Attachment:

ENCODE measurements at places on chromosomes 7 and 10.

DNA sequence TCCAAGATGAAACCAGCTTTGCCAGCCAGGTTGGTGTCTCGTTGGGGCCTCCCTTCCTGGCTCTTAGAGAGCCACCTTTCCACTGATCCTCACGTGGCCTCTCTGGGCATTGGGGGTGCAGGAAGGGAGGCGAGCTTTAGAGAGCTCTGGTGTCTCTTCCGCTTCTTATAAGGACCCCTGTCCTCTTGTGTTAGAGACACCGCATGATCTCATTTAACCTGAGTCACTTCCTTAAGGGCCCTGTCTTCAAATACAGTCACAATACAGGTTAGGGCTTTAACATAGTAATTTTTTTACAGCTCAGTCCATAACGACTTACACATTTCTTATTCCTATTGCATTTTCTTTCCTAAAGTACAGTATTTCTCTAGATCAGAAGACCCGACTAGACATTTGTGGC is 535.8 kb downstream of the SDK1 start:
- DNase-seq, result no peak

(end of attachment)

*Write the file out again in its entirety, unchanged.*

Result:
ENCODE measurements at places on chromosomes 7 and 10.

DNA sequence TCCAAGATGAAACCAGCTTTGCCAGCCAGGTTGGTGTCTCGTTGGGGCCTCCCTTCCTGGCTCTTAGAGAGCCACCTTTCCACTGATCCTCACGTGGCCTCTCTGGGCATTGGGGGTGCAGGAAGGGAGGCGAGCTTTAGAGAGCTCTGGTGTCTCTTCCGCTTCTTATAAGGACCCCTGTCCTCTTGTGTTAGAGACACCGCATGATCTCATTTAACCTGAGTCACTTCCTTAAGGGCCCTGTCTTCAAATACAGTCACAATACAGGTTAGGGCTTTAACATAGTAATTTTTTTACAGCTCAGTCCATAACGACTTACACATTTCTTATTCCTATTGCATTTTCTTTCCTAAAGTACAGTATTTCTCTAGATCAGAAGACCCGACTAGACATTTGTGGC is 535.8 kb downstream of the SDK1 start:
- DNase-seq, result no peak